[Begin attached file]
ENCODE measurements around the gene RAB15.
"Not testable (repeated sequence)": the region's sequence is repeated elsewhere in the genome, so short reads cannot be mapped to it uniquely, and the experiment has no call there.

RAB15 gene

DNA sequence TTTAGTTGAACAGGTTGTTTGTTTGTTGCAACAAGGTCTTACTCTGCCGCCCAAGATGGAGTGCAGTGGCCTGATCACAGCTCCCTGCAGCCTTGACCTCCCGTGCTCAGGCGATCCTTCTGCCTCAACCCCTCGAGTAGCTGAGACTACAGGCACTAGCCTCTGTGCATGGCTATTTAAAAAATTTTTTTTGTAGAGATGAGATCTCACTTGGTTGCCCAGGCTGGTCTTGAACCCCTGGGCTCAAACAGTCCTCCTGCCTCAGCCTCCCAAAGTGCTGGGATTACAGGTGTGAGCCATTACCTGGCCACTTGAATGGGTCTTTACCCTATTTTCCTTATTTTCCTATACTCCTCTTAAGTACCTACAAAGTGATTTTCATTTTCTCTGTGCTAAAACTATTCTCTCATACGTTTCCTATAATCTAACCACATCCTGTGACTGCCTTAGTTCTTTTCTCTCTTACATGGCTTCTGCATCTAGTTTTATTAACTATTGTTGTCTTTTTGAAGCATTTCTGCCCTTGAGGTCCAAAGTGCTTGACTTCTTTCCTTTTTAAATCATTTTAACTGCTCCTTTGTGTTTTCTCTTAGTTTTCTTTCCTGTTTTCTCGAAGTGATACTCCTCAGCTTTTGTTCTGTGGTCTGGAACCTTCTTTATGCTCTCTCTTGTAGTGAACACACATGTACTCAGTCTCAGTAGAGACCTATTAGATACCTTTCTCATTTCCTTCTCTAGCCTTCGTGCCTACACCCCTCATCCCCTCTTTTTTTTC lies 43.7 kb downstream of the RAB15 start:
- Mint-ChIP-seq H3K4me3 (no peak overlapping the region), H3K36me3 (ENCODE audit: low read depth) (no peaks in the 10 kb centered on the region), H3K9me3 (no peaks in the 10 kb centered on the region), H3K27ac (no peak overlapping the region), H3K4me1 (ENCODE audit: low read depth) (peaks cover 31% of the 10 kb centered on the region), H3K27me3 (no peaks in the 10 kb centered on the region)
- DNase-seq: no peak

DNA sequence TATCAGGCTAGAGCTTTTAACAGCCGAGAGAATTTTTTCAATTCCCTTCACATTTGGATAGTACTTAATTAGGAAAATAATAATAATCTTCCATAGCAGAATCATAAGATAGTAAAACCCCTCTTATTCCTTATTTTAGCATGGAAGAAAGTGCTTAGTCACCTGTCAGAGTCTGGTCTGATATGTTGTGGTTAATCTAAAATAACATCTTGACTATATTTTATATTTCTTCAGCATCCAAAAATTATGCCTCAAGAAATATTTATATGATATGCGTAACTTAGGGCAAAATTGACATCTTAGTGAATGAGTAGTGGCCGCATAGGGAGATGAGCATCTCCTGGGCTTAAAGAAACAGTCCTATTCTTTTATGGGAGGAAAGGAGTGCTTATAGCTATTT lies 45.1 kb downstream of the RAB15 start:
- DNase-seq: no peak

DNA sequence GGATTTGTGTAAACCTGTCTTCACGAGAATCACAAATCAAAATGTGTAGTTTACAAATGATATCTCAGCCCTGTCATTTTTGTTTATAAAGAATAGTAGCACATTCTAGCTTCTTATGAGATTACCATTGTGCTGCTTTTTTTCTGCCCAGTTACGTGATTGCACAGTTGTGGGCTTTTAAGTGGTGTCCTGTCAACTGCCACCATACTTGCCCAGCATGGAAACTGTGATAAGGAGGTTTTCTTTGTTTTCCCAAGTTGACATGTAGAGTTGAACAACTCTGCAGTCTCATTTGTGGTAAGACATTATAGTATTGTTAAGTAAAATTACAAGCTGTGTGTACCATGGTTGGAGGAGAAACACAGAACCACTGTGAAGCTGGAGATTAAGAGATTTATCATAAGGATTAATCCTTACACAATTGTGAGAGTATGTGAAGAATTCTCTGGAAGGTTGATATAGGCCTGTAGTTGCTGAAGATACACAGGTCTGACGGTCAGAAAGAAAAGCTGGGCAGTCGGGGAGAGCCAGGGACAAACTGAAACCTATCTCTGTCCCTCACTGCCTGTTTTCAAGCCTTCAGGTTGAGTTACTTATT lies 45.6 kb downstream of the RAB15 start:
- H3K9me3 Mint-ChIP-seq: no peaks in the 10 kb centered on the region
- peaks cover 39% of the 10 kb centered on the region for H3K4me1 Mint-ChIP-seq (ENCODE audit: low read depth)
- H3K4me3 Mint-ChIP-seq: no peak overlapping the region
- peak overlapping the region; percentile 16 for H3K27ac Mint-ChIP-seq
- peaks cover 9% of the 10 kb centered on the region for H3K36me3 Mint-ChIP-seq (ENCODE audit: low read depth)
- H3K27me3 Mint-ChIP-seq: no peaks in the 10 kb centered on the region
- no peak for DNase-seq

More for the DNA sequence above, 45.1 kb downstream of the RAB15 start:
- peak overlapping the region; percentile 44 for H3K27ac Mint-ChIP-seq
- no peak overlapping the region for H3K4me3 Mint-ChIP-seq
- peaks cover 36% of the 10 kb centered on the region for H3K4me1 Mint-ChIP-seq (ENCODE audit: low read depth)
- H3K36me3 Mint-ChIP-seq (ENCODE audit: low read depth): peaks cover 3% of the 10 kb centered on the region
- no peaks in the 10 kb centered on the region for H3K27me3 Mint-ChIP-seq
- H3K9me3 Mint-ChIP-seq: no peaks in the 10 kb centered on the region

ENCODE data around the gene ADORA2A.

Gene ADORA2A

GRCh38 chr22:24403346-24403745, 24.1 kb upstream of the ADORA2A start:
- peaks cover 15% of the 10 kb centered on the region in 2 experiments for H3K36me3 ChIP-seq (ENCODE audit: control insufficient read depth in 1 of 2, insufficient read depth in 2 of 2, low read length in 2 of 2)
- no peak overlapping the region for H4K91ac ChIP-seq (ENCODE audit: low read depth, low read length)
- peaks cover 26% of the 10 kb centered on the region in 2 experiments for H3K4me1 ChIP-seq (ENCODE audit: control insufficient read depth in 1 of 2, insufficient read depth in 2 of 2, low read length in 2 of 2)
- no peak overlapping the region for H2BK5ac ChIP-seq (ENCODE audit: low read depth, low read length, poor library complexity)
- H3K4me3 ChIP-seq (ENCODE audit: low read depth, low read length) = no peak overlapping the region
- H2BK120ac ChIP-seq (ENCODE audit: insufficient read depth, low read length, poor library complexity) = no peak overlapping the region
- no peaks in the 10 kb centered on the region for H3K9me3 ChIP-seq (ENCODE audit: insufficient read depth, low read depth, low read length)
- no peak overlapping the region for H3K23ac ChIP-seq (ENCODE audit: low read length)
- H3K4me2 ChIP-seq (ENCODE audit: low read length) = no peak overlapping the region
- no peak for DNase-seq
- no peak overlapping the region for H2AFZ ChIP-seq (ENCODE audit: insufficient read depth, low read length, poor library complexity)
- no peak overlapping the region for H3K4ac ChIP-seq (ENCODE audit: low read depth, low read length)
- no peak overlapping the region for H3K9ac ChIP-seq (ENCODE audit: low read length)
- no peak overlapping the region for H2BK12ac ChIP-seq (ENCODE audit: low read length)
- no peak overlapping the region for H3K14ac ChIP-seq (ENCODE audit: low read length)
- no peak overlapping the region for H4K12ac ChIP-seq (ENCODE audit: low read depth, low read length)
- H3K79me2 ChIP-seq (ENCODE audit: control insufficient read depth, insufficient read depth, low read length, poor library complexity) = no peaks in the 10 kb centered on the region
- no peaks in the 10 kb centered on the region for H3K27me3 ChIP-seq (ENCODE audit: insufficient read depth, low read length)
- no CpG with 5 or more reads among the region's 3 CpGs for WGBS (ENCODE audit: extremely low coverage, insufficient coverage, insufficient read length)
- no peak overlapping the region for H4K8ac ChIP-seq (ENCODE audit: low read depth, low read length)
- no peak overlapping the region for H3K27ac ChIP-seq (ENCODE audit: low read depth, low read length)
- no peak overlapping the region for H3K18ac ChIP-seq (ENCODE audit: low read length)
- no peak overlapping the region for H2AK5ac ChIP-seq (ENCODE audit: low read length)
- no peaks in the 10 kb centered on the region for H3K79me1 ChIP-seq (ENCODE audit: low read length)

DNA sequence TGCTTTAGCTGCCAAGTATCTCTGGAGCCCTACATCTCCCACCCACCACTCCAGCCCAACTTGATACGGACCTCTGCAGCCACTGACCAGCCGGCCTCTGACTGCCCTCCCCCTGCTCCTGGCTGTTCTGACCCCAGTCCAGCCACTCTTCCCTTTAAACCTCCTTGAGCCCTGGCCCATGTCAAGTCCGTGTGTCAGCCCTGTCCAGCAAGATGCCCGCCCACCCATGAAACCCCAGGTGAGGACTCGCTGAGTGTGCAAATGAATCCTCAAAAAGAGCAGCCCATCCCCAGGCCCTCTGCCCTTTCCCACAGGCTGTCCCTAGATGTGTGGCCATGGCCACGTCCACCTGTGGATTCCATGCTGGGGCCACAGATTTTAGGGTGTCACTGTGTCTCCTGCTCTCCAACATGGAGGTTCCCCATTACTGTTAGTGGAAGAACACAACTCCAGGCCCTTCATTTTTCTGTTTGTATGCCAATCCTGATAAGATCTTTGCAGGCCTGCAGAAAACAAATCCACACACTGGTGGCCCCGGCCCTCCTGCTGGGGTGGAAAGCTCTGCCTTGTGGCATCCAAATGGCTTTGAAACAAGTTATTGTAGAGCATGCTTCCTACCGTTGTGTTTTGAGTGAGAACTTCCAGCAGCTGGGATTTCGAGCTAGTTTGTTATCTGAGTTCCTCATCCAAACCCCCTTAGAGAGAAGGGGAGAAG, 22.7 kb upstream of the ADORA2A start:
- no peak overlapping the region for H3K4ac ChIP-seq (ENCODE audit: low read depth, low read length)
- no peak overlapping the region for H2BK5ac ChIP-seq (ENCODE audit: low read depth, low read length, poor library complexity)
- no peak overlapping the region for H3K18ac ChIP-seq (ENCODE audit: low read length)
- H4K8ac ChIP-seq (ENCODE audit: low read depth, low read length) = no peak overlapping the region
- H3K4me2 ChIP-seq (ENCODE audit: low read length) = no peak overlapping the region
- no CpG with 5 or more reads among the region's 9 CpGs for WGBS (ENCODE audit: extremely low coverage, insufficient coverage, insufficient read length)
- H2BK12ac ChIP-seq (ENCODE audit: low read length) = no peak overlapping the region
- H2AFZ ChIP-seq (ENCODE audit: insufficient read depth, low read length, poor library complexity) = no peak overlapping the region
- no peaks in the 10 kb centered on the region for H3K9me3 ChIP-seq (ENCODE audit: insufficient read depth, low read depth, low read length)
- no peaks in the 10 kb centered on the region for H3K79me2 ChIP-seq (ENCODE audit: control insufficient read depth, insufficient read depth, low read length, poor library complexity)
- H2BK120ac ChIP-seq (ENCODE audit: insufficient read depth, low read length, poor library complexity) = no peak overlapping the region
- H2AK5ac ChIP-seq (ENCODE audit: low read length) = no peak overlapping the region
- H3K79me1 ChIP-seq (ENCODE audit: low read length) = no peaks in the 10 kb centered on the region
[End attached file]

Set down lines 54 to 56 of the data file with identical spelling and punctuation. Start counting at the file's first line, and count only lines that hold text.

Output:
- no peak overlapping the region for H3K18ac ChIP-seq (ENCODE audit: low read length)
- H4K8ac ChIP-seq (ENCODE audit: low read depth, low read length) = no peak overlapping the region
- H3K4me2 ChIP-seq (ENCODE audit: low read length) = no peak overlapping the region